I think the reason many people are skeptical of learning to program within a bootcamp is that they have been burned by educational institutions before. Colleges, in particular, don’t seem to teach hands-on programming skills, focusing more on theory that’s better for a career in academia than working as a software engineer. And people who have the confidence and agency to switch careers in the first place are often proficient at teaching themselves new skills. Why pay money when you can just learn on your own?

Because: a bootcamp’s incentives are extremely well-aligned. Bootcamps are judged based on how quickly their students get jobs, and how much those jobs pay. Reputable bootcamps have their outcomes data audited the Council on Integrity in Results Reporting (CIRR). Colleges almost never share these stats, and thus aren’t as strongly incentivized to produce good outcomes for their students.

At my bootcamp, a new cohort started every six weeks, and no two cohorts had the exact same curriculum. The content and methodology was consistently being experimented on. In addition to outcomes data, my bootcamp kept extensive quantitative and qualitative data on each student: how you were performing on the weekly tests, how quickly you were becoming independent (able to google your way out of bugs, not needing to rely on the resident tutors). They then use this individual data, along with the outcomes data, to determine if their most recent educational experiments were a success. So you are immersed in an environment that is hyper-optimized to make you the strongest engineer and job candidate possible in 3 months. (Honestly, in these terms bootcamp sounds a little dystopian…but it works).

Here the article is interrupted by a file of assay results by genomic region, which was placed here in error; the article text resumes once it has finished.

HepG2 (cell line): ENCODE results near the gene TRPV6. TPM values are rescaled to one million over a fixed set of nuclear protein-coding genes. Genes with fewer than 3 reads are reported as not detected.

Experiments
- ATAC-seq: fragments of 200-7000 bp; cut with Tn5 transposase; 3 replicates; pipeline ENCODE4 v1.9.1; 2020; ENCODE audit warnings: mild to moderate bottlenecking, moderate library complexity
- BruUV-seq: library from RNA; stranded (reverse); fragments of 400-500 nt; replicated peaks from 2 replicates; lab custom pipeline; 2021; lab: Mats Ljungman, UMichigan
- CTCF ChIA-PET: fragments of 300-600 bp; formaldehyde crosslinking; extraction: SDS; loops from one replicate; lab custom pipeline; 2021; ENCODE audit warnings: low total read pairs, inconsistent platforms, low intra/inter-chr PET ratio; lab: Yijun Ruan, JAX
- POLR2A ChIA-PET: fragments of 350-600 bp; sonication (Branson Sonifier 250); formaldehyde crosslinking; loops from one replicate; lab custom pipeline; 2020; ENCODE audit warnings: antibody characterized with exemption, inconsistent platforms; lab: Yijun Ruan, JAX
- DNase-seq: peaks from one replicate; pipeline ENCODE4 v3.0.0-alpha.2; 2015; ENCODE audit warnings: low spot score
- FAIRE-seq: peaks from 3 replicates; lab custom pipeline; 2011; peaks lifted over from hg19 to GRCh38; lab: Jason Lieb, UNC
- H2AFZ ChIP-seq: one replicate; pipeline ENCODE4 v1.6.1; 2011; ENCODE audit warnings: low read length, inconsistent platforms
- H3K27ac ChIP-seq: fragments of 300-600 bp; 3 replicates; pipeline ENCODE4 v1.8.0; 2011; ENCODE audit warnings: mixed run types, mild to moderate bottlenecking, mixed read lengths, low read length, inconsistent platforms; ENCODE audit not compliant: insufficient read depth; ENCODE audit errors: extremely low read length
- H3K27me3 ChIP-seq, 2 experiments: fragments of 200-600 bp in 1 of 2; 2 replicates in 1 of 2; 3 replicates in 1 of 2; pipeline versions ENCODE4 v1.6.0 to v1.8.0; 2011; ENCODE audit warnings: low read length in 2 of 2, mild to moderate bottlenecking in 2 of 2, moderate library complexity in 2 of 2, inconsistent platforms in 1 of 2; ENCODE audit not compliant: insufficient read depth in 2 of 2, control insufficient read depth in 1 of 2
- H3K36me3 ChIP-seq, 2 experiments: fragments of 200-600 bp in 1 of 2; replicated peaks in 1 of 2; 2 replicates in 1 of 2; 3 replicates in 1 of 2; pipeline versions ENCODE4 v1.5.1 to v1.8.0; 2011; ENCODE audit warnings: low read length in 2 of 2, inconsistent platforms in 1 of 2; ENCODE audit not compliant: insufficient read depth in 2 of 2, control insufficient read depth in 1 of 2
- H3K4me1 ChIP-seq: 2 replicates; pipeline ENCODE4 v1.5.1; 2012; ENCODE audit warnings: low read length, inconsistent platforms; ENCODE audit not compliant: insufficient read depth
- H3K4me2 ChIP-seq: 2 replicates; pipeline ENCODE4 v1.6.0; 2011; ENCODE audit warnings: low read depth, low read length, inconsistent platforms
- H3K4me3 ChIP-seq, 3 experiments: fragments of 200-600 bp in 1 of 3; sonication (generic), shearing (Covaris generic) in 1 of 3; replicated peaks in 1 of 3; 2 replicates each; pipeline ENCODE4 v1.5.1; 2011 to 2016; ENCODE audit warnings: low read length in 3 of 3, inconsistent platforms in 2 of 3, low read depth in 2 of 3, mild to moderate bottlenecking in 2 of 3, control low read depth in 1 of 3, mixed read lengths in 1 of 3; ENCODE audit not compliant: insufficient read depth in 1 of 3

Job Hunting and Negotiating

Since a bootcamp’s ranking is determined by job placements, bootcamps actively help you job hunt — unlike most colleges that tend to host a few job fairs and call it a night.

Some ways my bootcamp helped me on the job hunt:

  • Referred me to potential jobs, including the job I ended up accepting
  • Did mock whiteboarding interviews with me twice a week between the end of the bootcamp and the day I accepted a job
  • Edited my negotiation emails and coached me on what to say during negotiation phone calls


After considering the benefits, bootcamp seemed like the practical choice. But I also had an aesthetic choice to make. Did I want to spend three months attending a bootcamp? Would I have fun? Would I be miserable?